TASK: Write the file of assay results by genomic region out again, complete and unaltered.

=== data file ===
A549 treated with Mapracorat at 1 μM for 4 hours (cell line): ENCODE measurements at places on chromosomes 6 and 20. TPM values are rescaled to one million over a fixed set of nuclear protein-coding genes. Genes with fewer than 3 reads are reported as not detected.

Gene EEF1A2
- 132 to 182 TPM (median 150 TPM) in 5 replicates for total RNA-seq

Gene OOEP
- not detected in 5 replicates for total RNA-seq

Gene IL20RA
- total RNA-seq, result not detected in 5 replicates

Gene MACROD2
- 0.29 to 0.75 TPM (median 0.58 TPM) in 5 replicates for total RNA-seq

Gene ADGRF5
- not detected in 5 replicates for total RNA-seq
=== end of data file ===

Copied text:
A549 treated with Mapracorat at 1 μM for 4 hours (cell line): ENCODE measurements at places on chromosomes 6 and 20. TPM values are rescaled to one million over a fixed set of nuclear protein-coding genes. Genes with fewer than 3 reads are reported as not detected.

Gene EEF1A2
- 132 to 182 TPM (median 150 TPM) in 5 replicates for total RNA-seq

Gene OOEP
- not detected in 5 replicates for total RNA-seq

Gene IL20RA
- total RNA-seq, result not detected in 5 replicates

Gene MACROD2
- 0.29 to 0.75 TPM (median 0.58 TPM) in 5 replicates for total RNA-seq

Gene ADGRF5
- not detected in 5 replicates for total RNA-seq